Paul likely never visited Laodicea. But he mentions the city five times in Colossians: 2:1, 4:13, 15, 16 (2). It was likely that Epaphras, who was a servant of the Lord in Colossae, initiated the church here. It should be noted that there is no praise given to this church from Jesus.

1. What two things does Jesus discern about the people in Laodicea?

-They are lukewarm in their faith – rebuked for the barren nature of their works and their stagnant spiritual condition.
-They are comfortable in their own financial self-sufficiency. As Steve Gregg comments (p. 79), “Wealth has a way of imparting a false sense of self-sufficiency—the very antithesis of the beggarliness of spirit commended in the Sermon on the Mount (Matt. 5:3).”

Nearby Heirapolis was famous for its hot springs and Colossae for its cold mountain streams. Laodicea had an underground aqueduct to provide for its water supply that was dirty and tepid. Visitors would often spit this water out. The church there was neither hot, filled with spiritual zeal, nor cold, openly rejecting Christ. The members were lukewarm hypocrites professing to know Christ but not truly belonging to Him. Steve Gregg adds, “The city’s water supply originated from hot springs six miles away at Denizli. In the process of traveling through the aqueduct to Laodicea, the water became tepid—neither hot nor cold” (p. 78).

2. In verse 18, Jesus asks the church to come trade with Him. What three things* does Jesus say come and trade for, and what do they mean?

Gold – spiritual wealth, refined by the fires of suffering
White garments – works of righteousness that were lacking in this church
Eye salve – restoration of their spiritual vision

*Note that these are counterparts to the three major industries (banking, clothing and medicine)!

3. In verse 19, Jesus says “to whom I love, I will reprove and discipline.” What does He mean by this?

According to MacArthur: “It can be seen by verses 18 and 20 that Jesus is addressing unbelievers. God certainly loves the unconverted, but disciplining (or chastening) is referring to God’s convicting and punishing of the unregenerate.”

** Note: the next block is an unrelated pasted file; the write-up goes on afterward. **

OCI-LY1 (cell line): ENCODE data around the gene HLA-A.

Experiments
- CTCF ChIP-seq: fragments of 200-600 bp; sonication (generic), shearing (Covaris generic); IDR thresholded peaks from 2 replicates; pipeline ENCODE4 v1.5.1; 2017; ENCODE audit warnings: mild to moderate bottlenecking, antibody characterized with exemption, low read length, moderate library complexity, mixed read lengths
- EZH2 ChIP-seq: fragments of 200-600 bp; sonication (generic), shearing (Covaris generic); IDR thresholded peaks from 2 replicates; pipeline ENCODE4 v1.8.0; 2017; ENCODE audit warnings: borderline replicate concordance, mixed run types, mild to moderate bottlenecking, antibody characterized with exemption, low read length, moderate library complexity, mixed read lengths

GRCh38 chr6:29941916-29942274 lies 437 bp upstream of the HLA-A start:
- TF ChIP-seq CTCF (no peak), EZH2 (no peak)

According to Storms: “The appeal of v. 20 is not to unbelievers so that they might be saved. Rather it is an appeal to individuals (“anyone”) within the church to repent and forsake their spiritual half-heartedness. As a result one may experience now the intimate communion and fellowship of which the feast in the messianic kingdom is the consummation. All present fellowship with Jesus is a foretaste of that eternal felicity which will be consummated in the age to come.”

Verse 21: Jesus promises that those who overcome will be able to sit with Him on His throne, as He has already done. Steve Gregg comments (p. 80),

Reigning with Christ also is promised to the overcomers in Thyatira (2:26f), and additional references to the co-regency of the saints are found in 5:10 and 20:4. Opinions concerning the exact time of this fulfillment depend upon one’s eschatological system—it could be in the millennium; or after death, reigning in heaven prior to the Second Advent. It could be a spiritual reign of saints in this life or a literal reign over the new earth. Theories abound. The present and accomplished enthronement of Christ is stated clearly enough: as I also overcame and sat down with My Father on His throne.


“The preterists consider the letters to apply to little else than the contemporary situation of the seven churches as they existed in John’s time. As with all biblical epistles, however, application to similar churches of any time is acknowledged” (Steve Gregg, Revelation: Four Views (A Parallel Commentary), p. 81).


Our study of Revelation 4 can be found here.

All of our Revelation chapter-by-chapter studies, and any other posts related to the book of Revelation, can be found here.